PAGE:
HMS Pembroke, one of the Royal Navy’s seven Sandown-class Mine Counter-Measures Vessels, will be visiting Pembrokeshire this weekend, with the public being allowed to tour the ship for free.

The vessel will be in Pembroke Port on Saturday, May 28, where members of the public will be allowed to access the upper deck and see some of the equipment onboard.

Since its 1997 launch, HMS Pembroke has completed more than 2,500 nautical miles, weighing at 485 tonnes, with a length of 52.5m.

A spokesperson from the Royal Navy said: “HMS Pembroke is part of the Royal Navy’s ongoing mission to keep the global sea lines of communication open for trade, thereby securing the UK’s access to fuel, energy and consumer goods such as cars and clothing.”

“The crew of HMS Pembroke is made up of highly trained Mine Warfare Specialists and Mine Clearance Divers, as well as engineers, officers and chefs.”

Milford Mercury: HMS Pembroke in the distanceHMS Pembroke in the distance

The ship was designed for seeking out and destroying mines, with one of her most successful missions being the finding of a Russian mine from the First World War.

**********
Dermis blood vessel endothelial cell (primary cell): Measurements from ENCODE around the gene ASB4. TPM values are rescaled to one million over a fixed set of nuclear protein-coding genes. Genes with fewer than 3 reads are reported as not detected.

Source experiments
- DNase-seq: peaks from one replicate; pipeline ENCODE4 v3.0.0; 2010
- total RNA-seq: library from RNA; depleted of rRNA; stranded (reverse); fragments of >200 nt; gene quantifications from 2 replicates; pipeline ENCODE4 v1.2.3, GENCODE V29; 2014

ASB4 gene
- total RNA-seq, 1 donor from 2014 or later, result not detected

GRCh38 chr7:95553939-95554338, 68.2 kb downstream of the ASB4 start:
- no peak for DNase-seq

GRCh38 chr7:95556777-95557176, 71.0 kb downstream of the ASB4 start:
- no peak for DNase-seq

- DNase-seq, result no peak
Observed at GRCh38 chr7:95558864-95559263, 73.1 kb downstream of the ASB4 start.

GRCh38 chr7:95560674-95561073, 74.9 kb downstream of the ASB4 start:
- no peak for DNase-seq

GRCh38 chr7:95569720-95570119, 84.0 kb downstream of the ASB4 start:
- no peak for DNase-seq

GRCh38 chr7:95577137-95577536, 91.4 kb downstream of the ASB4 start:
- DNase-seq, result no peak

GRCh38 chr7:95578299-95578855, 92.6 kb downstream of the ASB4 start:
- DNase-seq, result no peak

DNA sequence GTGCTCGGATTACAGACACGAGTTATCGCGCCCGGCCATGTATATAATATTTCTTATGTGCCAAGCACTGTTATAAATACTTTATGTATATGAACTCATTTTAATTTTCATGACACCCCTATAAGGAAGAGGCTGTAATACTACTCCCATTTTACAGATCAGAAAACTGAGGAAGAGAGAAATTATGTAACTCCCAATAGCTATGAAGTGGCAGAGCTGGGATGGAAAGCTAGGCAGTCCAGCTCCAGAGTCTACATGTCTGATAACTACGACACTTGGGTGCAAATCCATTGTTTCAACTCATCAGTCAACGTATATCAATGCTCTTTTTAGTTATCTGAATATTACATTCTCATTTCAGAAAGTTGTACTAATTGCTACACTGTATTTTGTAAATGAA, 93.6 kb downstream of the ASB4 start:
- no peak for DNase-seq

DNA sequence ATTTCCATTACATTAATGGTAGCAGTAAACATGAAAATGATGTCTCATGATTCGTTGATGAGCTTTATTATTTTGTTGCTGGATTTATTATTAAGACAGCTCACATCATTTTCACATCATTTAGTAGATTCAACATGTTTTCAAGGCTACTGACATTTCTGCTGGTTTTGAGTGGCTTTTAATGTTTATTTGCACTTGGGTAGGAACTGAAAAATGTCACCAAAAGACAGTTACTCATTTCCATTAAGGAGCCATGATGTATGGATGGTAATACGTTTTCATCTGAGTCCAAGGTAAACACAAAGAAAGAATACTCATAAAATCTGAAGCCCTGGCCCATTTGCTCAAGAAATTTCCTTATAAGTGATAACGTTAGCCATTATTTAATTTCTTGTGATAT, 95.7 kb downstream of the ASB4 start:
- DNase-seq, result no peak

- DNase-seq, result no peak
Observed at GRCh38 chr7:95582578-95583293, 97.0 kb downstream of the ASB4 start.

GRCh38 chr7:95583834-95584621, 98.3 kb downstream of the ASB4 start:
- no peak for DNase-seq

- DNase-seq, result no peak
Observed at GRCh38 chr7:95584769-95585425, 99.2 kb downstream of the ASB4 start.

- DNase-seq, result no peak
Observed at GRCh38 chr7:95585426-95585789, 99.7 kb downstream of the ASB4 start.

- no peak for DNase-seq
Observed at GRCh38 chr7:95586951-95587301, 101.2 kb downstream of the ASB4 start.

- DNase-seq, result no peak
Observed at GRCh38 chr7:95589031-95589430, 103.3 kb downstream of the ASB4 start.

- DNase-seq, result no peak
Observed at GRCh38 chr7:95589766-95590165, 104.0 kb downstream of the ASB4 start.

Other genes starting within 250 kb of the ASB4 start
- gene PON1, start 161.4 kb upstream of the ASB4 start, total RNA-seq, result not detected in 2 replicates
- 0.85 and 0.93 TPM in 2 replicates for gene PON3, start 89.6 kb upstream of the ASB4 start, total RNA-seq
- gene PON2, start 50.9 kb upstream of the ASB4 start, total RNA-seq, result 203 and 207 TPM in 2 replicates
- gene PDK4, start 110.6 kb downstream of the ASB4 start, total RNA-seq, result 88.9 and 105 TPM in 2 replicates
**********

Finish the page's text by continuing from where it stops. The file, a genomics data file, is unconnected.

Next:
During the mission off the coast of Lithuania, she deployed a remote underwater vehicle to dive down and positively identify the object, before Royal Navy mine clearance divers took to the water to get rid of the 100-year-old mine.

The vessel is actually the eighth HMS Pembroke of the Royal Navy, with the original being launched in 1665, before being lost in a collision 12 years later.

The fate of future vessels of the same name included being captured by the French in 1709, becoming shipwrecked off the West Indies in 1749 or being sold in 1905.


This Saturday, people will be able to go aboard HMS Pembroke as it arrives in Pembroke Port, where people can see its weapons and systems.

Furthermore, attendees will be able to talk to some of the ship’s company, who represent the Royal Navy in several sports, speak many different languages and play various musical instruments aboard.

Booking is essential to go on board HMS Pembroke, and can be done via

Milford Mercury: HMS Pembroke. Picture: Martin Cavaney PhotographyHMS Pembroke. Picture: Martin Cavaney Photography